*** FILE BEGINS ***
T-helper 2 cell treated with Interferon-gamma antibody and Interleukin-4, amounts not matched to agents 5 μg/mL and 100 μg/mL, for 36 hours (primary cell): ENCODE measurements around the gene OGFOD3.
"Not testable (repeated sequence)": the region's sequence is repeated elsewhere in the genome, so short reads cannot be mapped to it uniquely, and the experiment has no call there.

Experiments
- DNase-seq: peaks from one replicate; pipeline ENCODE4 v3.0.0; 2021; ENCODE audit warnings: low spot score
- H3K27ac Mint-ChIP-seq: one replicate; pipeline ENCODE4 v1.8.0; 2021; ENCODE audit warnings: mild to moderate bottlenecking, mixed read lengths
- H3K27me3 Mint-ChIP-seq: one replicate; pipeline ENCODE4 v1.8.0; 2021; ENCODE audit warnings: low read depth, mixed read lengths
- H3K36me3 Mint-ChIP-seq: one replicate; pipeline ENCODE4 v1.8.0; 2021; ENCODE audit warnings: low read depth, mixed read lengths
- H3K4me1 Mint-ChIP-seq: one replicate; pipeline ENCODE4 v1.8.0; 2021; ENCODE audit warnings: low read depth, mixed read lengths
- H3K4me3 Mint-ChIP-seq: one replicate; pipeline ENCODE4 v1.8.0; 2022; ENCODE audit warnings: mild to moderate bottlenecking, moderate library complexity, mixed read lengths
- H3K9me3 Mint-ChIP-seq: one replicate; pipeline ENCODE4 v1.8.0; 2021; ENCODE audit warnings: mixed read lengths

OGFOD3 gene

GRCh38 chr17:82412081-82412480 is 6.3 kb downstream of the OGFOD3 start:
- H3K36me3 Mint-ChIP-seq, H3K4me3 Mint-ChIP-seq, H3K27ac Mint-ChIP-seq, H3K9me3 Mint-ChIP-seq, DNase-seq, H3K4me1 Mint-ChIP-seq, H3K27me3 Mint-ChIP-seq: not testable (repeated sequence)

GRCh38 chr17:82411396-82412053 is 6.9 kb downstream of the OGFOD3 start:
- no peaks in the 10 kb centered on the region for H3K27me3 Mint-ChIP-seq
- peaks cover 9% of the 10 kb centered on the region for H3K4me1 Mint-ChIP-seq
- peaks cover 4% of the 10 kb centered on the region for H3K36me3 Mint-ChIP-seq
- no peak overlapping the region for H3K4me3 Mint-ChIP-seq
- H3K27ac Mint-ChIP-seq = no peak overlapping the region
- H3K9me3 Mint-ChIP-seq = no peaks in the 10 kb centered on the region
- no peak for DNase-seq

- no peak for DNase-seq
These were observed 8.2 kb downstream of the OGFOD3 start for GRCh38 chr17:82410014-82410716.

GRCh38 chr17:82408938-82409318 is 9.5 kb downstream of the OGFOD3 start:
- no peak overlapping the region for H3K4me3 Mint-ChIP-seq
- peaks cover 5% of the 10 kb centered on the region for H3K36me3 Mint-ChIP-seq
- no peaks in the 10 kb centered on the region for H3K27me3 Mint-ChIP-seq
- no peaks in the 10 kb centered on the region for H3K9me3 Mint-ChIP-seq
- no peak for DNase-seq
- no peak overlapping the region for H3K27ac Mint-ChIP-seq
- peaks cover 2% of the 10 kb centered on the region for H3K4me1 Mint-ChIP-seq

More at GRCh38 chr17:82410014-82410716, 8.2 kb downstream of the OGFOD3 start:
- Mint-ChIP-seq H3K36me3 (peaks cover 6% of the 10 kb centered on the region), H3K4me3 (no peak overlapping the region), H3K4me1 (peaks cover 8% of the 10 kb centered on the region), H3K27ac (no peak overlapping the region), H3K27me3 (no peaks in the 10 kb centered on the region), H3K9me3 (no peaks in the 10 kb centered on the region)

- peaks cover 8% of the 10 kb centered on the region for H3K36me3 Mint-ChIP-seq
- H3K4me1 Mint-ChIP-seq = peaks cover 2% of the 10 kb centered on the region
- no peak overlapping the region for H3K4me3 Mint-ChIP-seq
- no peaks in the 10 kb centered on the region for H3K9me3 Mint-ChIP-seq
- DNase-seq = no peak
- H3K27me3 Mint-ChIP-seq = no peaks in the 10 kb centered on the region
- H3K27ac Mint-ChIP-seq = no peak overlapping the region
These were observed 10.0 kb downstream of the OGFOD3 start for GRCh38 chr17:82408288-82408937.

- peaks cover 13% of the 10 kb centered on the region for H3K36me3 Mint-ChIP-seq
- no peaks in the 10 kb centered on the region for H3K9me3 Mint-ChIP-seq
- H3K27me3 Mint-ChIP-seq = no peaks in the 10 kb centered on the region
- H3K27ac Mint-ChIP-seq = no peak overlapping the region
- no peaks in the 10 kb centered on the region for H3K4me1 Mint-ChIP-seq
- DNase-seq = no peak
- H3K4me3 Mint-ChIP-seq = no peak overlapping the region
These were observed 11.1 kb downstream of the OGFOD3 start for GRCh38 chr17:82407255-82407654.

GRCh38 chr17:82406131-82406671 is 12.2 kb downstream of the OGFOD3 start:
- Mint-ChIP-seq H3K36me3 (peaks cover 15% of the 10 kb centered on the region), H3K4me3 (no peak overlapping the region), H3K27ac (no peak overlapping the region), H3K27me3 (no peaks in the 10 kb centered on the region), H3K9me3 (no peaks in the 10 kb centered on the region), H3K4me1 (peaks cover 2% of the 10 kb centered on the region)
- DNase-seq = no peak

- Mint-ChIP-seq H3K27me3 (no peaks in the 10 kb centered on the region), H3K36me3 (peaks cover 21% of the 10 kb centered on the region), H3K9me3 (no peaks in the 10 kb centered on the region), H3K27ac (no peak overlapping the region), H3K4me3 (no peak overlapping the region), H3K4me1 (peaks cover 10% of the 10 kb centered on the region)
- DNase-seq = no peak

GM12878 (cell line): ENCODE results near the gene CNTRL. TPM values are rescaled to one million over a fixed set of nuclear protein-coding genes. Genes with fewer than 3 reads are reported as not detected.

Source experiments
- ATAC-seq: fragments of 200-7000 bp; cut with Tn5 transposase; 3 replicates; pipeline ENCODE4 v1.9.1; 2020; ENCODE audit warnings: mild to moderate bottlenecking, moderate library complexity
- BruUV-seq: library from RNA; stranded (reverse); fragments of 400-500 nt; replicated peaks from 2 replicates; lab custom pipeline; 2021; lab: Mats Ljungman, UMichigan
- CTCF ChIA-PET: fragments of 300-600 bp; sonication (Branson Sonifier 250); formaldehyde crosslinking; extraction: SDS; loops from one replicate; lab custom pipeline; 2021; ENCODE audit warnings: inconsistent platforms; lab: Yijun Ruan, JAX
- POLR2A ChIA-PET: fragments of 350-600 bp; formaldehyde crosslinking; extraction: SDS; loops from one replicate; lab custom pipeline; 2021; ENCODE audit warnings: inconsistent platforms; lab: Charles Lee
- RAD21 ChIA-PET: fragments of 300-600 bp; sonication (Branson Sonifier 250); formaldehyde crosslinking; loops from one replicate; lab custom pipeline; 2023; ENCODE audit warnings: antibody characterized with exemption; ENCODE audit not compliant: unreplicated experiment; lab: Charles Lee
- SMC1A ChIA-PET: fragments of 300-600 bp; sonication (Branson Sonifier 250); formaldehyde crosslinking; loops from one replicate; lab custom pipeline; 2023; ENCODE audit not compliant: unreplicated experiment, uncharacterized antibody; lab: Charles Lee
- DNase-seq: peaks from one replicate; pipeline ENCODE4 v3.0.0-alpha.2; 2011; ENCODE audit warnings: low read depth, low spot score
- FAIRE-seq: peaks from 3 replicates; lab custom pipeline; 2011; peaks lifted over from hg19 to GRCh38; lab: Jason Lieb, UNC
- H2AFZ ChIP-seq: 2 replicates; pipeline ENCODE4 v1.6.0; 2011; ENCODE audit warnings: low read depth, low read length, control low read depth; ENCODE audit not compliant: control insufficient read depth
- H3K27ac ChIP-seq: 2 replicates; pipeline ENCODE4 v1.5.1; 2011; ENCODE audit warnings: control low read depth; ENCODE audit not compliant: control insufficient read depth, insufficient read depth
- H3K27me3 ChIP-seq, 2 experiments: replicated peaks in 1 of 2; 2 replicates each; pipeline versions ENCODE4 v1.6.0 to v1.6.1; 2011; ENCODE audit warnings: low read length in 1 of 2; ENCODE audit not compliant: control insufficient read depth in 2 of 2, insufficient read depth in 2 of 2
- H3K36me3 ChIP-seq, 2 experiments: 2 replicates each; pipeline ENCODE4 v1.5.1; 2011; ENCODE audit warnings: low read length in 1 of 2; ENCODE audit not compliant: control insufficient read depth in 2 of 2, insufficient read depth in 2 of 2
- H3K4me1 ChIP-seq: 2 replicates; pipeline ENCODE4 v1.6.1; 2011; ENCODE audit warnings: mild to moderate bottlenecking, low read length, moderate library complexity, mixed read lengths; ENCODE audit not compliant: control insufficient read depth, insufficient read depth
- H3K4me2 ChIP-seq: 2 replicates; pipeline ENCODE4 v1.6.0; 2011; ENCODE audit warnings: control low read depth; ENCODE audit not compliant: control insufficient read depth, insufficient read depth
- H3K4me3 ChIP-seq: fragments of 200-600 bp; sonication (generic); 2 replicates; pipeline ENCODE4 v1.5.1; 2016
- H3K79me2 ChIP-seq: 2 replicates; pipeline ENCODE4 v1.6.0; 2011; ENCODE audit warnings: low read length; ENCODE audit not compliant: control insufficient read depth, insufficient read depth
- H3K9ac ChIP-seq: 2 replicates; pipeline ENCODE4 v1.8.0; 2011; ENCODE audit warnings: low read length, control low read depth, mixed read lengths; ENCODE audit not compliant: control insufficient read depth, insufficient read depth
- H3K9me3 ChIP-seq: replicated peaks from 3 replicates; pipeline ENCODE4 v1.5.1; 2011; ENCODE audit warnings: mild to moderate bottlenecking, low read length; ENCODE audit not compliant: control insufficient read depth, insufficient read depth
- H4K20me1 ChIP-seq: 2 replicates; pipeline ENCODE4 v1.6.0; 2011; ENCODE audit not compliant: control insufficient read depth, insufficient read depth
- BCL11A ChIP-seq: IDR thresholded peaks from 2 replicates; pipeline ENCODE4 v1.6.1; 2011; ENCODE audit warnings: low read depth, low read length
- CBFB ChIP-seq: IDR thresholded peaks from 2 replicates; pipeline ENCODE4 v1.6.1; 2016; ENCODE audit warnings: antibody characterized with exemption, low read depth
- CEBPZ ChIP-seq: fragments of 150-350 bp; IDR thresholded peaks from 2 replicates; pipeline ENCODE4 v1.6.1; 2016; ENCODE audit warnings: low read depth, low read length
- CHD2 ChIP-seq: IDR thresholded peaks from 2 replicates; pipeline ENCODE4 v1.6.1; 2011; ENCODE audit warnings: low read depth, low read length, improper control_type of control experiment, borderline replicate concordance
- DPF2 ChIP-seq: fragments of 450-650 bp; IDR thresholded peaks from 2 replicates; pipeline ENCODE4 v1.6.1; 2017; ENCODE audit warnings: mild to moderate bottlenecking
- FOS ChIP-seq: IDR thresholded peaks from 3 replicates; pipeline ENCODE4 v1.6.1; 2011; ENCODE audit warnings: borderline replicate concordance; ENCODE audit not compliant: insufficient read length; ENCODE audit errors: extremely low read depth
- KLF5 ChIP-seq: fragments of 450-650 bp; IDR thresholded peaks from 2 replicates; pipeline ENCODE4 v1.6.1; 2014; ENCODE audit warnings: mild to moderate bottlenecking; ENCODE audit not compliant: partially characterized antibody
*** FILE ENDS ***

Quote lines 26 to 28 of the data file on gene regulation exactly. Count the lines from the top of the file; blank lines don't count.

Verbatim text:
- peaks cover 5% of the 10 kb centered on the region for H3K36me3 Mint-ChIP-seq
- no peaks in the 10 kb centered on the region for H3K27me3 Mint-ChIP-seq
- no peaks in the 10 kb centered on the region for H3K9me3 Mint-ChIP-seq